Transplant and Pulmonary Hypertension
Information for Parents - Pediatric Transplant
Pediatric transplant varies in respect to adult transplant in several ways. Priority for available organs for pediatric patients is not determined using the Lung Allocation System (LAS). Rather, wait time, blood type and location are used to determine priority for organs in pediatric transplant candidates. Organs from donors under the age of 18 will first be offered to pediatric transplant candidates before they are offered to adult candidates.
Pediatric transplant candidates will undergo many of the same tests and workup procedures as adults. The process of getting the call and arriving at the hospital, as well as the general surgical procedure, are the same in children and adults.
Important medical notes about pediatric transplant:
- Infants from the earliest months can undergo successful lung transplantation.
- It is important to prevent illnesses before and after transplant surgery, so all childhood immunizations should be given prior to listing for transplantation. Patients should also be vaccinated against pneumonia.
- On the day of the transplant, the anesthesiologist may allow you to take your child into the operating room and stay with them until they are put to sleep. Ask your transplant team beforehand if this will be a possibility.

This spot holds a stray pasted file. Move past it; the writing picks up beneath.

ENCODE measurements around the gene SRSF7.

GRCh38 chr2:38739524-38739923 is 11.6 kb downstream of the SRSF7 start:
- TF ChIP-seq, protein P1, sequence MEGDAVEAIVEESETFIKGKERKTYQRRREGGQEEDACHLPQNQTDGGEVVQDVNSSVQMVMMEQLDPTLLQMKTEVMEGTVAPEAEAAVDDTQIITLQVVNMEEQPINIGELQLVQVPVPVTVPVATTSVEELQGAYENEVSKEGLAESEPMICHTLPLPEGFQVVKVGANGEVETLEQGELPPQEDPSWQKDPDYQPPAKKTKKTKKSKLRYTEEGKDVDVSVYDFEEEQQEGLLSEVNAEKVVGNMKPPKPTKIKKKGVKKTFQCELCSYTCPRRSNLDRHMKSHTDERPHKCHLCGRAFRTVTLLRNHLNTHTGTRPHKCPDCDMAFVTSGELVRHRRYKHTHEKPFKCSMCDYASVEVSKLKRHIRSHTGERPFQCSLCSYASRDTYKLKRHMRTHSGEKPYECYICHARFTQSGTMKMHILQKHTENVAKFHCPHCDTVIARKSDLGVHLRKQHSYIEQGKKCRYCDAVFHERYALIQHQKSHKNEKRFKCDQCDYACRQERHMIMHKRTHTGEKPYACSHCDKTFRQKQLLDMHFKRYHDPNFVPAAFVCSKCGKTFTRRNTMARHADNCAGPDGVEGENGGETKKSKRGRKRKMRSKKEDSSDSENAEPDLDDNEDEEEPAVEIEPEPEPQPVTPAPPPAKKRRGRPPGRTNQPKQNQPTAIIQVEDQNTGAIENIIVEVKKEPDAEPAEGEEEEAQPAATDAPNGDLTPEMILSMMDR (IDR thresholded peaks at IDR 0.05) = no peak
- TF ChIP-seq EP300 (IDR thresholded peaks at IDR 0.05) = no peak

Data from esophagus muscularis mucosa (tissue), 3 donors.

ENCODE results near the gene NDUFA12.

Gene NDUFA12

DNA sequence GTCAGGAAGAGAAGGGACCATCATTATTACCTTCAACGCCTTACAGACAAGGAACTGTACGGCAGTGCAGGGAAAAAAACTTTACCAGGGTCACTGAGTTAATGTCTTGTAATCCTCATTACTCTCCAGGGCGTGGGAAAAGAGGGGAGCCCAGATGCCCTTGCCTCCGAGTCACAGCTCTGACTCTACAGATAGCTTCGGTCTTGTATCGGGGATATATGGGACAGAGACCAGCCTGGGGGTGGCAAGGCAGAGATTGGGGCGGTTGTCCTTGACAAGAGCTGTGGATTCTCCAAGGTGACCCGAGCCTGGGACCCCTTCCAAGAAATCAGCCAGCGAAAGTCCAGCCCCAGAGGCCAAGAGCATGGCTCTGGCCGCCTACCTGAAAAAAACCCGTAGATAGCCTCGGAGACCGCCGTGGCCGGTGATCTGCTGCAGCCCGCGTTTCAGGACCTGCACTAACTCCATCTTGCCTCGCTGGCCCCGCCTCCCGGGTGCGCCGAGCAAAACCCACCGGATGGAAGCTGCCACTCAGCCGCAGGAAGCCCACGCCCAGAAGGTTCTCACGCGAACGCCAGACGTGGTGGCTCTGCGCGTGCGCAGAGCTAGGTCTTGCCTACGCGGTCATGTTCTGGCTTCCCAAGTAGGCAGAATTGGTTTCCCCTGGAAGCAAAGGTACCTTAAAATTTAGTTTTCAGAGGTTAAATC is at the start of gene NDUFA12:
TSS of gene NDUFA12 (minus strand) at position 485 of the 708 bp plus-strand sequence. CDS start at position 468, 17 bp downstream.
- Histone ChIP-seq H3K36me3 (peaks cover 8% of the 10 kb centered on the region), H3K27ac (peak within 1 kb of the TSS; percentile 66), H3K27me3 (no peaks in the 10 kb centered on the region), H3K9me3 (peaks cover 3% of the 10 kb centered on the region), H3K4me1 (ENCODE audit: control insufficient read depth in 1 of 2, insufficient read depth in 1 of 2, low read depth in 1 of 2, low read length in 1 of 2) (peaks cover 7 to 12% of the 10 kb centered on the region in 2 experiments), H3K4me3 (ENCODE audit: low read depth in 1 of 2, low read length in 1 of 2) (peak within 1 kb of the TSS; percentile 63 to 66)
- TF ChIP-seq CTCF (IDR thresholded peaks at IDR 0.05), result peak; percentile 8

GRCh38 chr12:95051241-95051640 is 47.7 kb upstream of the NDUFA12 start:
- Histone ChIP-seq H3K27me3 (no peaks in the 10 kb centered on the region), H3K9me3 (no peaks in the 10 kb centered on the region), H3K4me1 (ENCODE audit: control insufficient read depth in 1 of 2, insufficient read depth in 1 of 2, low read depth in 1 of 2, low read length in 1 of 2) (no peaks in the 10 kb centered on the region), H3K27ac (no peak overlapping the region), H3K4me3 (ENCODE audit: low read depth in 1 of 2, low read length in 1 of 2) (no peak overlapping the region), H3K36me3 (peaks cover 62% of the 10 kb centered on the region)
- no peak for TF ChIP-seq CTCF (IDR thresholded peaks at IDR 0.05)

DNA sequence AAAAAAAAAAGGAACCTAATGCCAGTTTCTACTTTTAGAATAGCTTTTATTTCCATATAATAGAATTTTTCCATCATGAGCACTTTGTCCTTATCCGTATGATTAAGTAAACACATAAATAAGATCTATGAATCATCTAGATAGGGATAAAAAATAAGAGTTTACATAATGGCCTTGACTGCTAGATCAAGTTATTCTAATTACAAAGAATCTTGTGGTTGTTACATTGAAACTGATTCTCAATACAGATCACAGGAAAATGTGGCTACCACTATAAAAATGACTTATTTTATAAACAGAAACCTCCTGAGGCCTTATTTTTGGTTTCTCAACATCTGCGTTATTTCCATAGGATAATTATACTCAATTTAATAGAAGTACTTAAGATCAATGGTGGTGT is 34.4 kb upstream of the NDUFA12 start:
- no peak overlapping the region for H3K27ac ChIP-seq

Any hospital experience can be scary for children, particularly one involving surgery. Here are a few tips to ease the anxiety that children may experience during pre-operative doctor's visits and during the transplant surgery and recovery:
- Make the hospital room feel like a familiar place by bringing toys, pictures of family and comfort objects from home.
- Try to have a family member or members with the child as much as possible.
- For children preschool aged and up, pre-hospital teaching can help ease anxiety. Explain the hospital stay or visit and medical procedures in simple, non-threatening terms the child can understand. Make sure that your child's doctors also explain things simply and in positive terms. You can ask the doctors, nurses and therapists to draw pictures to aid in explanations.
- Children are very perceptive; remaining positive will help them do the same.
- It is important that children understand that their illness is not a punishment, but simply something that happened to them.
- Encourage your child to talk about his or her feelings. Listen when your child is talking and acknowledge his or her feelings.
- Encourage your child's friends to visit, call or write letters while your child is in the hospital.
For information about post-transplant life for pediatric transplants go to the Transplant Living website.
Language Based on Treatment Fact Sheet Issued by PHA's Scientific Leadership Council
To review Conflict of Interest Disclosures for PHA's medical leadership, visit: Disclosures
Last reviewed in 2009